# JAX Frequently Asked Questions¶

We are collecting here answers to frequently asked questions. Contributions welcome!

## Creating arrays with jax.numpy.array is slower than with numpy.array¶

The following code is relatively fast when using NumPy, and slow when using JAX’s NumPy:

```
import numpy as np
np.array([0] * int(1e6))
```

The reason is that in NumPy the numpy.array function is implemented in C, while the jax.numpy.array is implemented in Python, and it needs to iterate over a long list to convert each list element to an array element.

An alternative would be to create the array with original NumPy and then convert it to a JAX array:

```
from jax import numpy as jnp
jnp.array(np.array([0] * int(1e6)))
```

## jit changes the behavior of my function¶

If you have a Python function that changes behavior after using jit, perhaps your function uses global state, or has side-effects. In the following code, the impure_func uses the global y and has a side-effect due to print:

```
y = 0
# @jit # Different behavior with jit
def impure_func(x):
print("Inside:", y)
return x + y
for y in range(3):
print("Result:", impure_func(y))
```

Without jit the output is:

```
Inside: 0
Result: 0
Inside: 1
Result: 2
Inside: 2
Result: 4
```

and with jit it is:

Inside: 0 Result: 0 Result: 1 Result: 2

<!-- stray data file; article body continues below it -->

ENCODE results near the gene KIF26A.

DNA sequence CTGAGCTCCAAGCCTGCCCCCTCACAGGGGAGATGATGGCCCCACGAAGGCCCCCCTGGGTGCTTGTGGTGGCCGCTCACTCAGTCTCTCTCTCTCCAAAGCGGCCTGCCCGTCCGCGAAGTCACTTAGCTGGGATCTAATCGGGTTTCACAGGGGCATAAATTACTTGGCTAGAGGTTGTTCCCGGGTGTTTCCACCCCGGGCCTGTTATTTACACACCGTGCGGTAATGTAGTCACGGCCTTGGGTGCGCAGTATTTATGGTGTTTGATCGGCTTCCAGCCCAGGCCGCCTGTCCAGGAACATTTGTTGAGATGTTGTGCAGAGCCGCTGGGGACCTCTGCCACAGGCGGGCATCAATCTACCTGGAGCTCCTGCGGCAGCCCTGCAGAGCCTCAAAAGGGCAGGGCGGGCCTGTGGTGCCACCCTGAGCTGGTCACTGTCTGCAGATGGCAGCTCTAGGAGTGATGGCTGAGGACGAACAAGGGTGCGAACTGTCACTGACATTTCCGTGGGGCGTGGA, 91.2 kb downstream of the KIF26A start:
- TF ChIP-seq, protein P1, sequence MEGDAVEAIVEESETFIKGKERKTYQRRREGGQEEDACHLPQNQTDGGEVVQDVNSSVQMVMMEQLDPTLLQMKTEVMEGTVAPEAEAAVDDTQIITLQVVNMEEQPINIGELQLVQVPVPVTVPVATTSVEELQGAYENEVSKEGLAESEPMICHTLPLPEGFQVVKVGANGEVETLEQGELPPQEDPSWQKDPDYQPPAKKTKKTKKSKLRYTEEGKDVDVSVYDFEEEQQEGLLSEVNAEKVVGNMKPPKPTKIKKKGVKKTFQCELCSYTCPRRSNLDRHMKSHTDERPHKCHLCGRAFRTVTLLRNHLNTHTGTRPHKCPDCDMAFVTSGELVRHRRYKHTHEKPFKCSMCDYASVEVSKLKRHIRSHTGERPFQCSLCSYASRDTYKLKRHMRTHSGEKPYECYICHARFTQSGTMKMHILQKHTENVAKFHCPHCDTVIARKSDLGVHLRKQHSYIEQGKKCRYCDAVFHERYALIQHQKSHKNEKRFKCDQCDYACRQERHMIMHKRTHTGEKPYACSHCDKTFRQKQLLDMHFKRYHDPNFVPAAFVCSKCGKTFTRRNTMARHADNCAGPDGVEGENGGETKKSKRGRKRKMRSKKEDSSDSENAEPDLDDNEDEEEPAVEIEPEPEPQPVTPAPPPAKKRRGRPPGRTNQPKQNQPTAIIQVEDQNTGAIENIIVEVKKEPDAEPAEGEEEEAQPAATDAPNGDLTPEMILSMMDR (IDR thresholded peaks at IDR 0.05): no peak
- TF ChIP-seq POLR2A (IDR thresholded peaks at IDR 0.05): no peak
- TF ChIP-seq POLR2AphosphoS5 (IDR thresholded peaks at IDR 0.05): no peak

For jit the function is executed once using the Python interpreter, at which time the Inside printing happens, and the first value of y is observed. Then the function is compiled and cached, and executed multiple times with different values of x, but with the same first value of y.

Additional reading:

- [JAX - The Sharp Bits: Pure Functions](https://jax.readthedocs.io/en/latest/notebooks/Common_Gotchas_in_JAX.html#%F0%9F%94%AA-Pure-functions)

## Gradients contain NaN where using `where`

¶

If you define a function using `where`

to avoid an undefined value, if you
are not careful you may obtain a NaN for reverse differentiation:

```
def my_log(x):
return np.where(x > 0., np.log(x), 0.)
my_log(0.) ==> 0. # Ok
jax.grad(my_log)(0.) ==> NaN
```

A short explanation is that during `grad`

computation the adjoint corresponding
to the undefined `np.log(x)`

is a `NaN`

and when it gets accumulated to the
adjoint of the `np.where`

. The correct way to write such functions is to ensure
that there is a `np.where`

*inside* the partially-defined function, to ensure
that the adjoint is always finite:

```
def safe_for_grad_log(x):
return np.log(np.where(x > 0., x, 1.)
safe_for_grad_log(0.) ==> 0. # Ok
jax.grad(safe_for_grad_log)(0.) ==> 0. # Ok
```

The inner `np.where`

may be needed in addition to the original one, e.g.:

- def my_log_or_y(x, y):
- “”“Return log(x) if x > 0 or y”“” return np.where(x > 0., np.log(np.where(x > 0., x, 1.), y)

Additional reading:

- [Issue: gradients through np.where when one of branches is nan](https://github.com/google/jax/issues/1052#issuecomment-514083352)
- [How to avoid NaN gradients when using
`where`

](https://github.com/tensorflow/probability/blob/master/discussion/where-nan.pdf)